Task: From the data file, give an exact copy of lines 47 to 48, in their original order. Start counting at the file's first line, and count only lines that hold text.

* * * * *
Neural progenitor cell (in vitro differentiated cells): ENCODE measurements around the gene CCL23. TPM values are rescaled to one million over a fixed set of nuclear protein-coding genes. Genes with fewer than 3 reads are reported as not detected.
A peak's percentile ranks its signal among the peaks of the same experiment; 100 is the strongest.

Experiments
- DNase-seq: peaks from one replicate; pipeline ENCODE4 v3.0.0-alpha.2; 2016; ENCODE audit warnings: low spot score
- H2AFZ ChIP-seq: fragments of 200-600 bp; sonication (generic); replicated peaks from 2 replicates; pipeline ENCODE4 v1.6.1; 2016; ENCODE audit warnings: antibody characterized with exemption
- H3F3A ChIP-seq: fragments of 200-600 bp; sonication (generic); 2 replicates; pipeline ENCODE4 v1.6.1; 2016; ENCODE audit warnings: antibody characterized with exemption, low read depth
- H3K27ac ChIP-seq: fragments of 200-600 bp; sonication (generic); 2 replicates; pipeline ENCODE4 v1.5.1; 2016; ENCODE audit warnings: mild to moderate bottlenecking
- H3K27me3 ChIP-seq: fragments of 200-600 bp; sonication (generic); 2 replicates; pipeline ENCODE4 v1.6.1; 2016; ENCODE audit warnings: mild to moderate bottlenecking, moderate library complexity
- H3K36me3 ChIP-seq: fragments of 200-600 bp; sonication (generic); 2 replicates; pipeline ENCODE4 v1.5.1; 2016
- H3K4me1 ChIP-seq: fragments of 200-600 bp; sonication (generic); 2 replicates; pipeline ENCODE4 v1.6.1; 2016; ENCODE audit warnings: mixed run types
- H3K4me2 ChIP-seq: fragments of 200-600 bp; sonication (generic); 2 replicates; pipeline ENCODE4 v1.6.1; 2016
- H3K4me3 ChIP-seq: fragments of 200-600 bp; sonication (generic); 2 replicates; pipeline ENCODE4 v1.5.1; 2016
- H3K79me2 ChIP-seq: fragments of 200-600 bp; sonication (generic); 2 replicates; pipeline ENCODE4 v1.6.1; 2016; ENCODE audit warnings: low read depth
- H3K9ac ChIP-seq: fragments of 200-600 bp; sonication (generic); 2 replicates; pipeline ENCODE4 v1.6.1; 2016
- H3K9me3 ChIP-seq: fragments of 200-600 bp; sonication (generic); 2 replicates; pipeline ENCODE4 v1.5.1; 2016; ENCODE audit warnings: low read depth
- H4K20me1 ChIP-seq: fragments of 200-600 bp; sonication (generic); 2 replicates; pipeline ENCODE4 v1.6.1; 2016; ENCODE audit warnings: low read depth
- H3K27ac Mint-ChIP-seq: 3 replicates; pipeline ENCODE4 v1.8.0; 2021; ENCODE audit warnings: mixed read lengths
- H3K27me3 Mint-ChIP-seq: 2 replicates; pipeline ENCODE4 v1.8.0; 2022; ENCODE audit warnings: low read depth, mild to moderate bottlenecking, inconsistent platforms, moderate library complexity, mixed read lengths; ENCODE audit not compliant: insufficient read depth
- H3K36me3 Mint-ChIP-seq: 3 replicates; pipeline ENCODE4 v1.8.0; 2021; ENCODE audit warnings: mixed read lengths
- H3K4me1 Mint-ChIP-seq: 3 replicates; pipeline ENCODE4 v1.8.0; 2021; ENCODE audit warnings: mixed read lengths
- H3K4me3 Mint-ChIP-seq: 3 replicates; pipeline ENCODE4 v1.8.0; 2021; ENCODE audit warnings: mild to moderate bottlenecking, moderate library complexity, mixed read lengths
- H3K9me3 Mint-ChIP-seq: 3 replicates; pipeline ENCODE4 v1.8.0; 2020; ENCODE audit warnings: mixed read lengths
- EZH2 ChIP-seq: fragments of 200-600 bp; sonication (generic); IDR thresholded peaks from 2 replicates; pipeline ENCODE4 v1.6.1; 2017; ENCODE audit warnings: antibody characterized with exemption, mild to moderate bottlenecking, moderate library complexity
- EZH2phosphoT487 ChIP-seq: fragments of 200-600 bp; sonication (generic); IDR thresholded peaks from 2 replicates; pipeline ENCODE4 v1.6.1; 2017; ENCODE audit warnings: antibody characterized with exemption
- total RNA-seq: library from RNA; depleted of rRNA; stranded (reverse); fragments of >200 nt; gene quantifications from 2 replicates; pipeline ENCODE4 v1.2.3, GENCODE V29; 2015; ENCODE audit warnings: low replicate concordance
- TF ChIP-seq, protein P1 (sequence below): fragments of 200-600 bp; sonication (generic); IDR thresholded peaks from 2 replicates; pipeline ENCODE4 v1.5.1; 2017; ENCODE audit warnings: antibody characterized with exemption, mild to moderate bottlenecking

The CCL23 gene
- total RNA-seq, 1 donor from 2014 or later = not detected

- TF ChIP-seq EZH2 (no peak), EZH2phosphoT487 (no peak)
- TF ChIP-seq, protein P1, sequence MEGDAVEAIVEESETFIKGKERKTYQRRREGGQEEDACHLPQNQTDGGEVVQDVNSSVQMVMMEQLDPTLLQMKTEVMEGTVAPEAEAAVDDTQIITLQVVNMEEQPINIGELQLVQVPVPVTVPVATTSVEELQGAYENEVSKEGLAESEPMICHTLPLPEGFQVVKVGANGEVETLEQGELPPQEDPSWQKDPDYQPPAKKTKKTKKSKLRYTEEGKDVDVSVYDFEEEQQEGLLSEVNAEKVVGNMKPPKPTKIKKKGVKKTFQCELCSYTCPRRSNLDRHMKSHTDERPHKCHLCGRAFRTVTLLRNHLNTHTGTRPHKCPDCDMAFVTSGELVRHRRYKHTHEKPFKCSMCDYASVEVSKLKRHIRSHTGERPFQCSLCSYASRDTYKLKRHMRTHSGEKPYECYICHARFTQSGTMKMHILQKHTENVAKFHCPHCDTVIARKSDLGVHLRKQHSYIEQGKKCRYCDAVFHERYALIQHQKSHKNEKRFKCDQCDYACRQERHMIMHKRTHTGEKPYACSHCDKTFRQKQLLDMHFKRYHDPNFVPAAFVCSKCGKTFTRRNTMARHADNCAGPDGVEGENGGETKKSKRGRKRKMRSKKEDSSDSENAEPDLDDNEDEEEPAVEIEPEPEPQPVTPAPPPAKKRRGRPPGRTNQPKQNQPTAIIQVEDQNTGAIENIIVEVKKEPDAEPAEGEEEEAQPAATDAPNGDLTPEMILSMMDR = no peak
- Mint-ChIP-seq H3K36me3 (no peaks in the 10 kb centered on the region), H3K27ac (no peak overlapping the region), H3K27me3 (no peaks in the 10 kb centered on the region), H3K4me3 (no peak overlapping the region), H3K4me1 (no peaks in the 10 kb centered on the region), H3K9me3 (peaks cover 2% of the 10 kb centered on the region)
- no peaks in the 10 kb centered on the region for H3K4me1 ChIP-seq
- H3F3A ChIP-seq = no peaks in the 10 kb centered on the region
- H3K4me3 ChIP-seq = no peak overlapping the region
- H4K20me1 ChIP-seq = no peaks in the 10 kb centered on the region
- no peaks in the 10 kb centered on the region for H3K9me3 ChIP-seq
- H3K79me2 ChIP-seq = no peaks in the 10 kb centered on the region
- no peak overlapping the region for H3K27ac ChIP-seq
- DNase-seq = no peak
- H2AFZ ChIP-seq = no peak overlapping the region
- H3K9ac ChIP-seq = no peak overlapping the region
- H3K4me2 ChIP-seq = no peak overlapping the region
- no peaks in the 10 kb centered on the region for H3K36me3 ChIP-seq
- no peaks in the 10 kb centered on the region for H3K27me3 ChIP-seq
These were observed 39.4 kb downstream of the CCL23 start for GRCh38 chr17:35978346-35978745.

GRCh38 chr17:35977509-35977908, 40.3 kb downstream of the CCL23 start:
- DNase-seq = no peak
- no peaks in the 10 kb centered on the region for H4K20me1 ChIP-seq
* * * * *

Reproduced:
- DNase-seq = no peak
- no peaks in the 10 kb centered on the region for H4K20me1 ChIP-seq